Kim Jong Un was never supposed to lead North Korea. He is the youngest of three brothers, both of whom were groomed to rule before him, and both of whom were shunned by their father, Kim Jong Il. The oldest, Jong Nam, was supposed to rule, but fell out of favor after an attempt to visit Disneyland in Japan. After spending time abroad at school, Jong Nam learned that his country needed to open its borders and he often butted heads with his father, who eventually exiled him in favor of Jong Un, who apparently isn’t as bright as his older half brother.
Jong Un spent time in Switzerland, but his own classmates said he wasn’t a very bright pupil. He had great difficulty learning English and could barely figure out the German language. The only topic he seemed good at, his friends said, was math. He was very good at math and did well in science. Even then, he struggled with his studies, preferring to play video games and participate in basketball games. Classmates describe him as nice, quiet, shy, but personable. He didn’t seem to have anger issues.
It is believed that as a result of his older brother’s “defection to capitalism,” Kim Jong Il removed his youngest son from the Swiss school to reduce exposure to Western influences and began grooming him in earnest to take over upon his death.
Now that his father is gone, speculation is rampant about just who is in control of North Korea. It’s easy to put all the blame on the country’s posturing and aggressive actions on the new young leader, but is he really the one in control here?
Two days ago, ABC News reported that the baby-faced leader isn’t really in charge. Instead, his aunt Kim Kyong-Hui and her husband Jang Sung-Taek are the ones calling the shots. It’s widely known that Kim Jong Il appointed his sister and brother-in-law to guide the young man who was previously a complete unknown to the North Korean populace until just a few years prior to Jong Il’s death. Because of this, the ruling elite have been scrambling to establish Jong Un as a strong, powerful head of state who will stand firm against his country’s enemies.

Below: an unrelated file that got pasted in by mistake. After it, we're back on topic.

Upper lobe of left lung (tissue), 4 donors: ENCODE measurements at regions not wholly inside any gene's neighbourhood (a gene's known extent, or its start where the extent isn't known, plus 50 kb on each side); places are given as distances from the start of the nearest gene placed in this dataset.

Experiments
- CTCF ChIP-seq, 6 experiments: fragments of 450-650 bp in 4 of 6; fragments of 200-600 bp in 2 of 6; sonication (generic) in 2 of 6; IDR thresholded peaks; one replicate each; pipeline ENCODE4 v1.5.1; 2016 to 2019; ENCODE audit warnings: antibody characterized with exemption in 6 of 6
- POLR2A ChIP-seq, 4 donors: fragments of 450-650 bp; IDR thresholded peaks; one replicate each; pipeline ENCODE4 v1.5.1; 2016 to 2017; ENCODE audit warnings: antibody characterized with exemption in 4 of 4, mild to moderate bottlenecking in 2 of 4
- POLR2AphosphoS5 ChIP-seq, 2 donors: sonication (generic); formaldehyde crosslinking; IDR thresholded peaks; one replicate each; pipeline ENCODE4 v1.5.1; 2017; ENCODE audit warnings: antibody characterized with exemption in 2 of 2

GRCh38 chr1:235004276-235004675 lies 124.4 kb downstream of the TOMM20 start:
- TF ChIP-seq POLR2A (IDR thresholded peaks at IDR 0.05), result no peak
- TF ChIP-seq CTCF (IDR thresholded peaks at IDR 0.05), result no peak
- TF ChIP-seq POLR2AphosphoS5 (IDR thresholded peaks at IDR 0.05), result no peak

In the April 3, 2013, Swiss newspaper Blick Am Abend interviewed a former classmate of Jong Un’s. During this brief interview, he reveals that he and other classmates think that Kim Jong Un is a puppet of the regime. He was too affable, too unassuming and shy, to be the kind of person that the regime is portraying him to be.
Kim Jong Nam has even speculated that his youngest brother is a mere figurehead with no real control. In an interview with a Tokyo newspaper in early 2012, he said he expected “the existing ruling elite to follow in the footsteps of my father while keeping the young successor as a symbolic figure.”
So, do Kim Kyong-Hui and Jang Sung-Taek have their nephew under their control? Is he merely a puppet? What would happen if the newest “Dear Leader” were to assert his authority and have these two punished? Could the young leader actually want to open up the North to more trade and international relations? Is he going along with his elders’ plans out of respect for his late father? Are his generals pressuring and manipulating him to force him to take a tough stand?
The United States, South Korea, China, and Japan might be looking at the aunt and uncle and their close inner circle, rather than on Jong Un, as targets because it’s becoming abundantly clear that the new leader isn’t really as tough and desirous of war as he’s being made out to be.
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